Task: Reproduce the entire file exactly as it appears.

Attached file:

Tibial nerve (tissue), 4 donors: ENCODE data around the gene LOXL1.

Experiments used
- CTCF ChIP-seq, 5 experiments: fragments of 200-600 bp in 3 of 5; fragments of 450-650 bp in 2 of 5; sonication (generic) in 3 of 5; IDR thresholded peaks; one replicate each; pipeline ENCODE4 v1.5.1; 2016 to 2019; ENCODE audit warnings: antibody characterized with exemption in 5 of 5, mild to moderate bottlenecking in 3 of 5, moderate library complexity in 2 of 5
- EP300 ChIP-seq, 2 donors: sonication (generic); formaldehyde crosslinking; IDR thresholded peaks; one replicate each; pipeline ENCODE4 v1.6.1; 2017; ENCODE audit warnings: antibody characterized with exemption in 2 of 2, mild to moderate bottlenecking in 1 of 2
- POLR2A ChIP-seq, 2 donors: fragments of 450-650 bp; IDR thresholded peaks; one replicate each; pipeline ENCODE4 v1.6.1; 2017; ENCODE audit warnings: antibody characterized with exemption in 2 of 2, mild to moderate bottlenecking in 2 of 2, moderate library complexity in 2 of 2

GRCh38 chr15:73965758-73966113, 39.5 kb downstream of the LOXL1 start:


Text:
Tibial nerve (tissue), 4 donors: ENCODE data around the gene LOXL1.

Experiments used
- CTCF ChIP-seq, 5 experiments: fragments of 200-600 bp in 3 of 5; fragments of 450-650 bp in 2 of 5; sonication (generic) in 3 of 5; IDR thresholded peaks; one replicate each; pipeline ENCODE4 v1.5.1; 2016 to 2019; ENCODE audit warnings: antibody characterized with exemption in 5 of 5, mild to moderate bottlenecking in 3 of 5, moderate library complexity in 2 of 5
- EP300 ChIP-seq, 2 donors: sonication (generic); formaldehyde crosslinking; IDR thresholded peaks; one replicate each; pipeline ENCODE4 v1.6.1; 2017; ENCODE audit warnings: antibody characterized with exemption in 2 of 2, mild to moderate bottlenecking in 1 of 2
- POLR2A ChIP-seq, 2 donors: fragments of 450-650 bp; IDR thresholded peaks; one replicate each; pipeline ENCODE4 v1.6.1; 2017; ENCODE audit warnings: antibody characterized with exemption in 2 of 2, mild to moderate bottlenecking in 2 of 2, moderate library complexity in 2 of 2

GRCh38 chr15:73965758-73966113, 39.5 kb downstream of the LOXL1 start: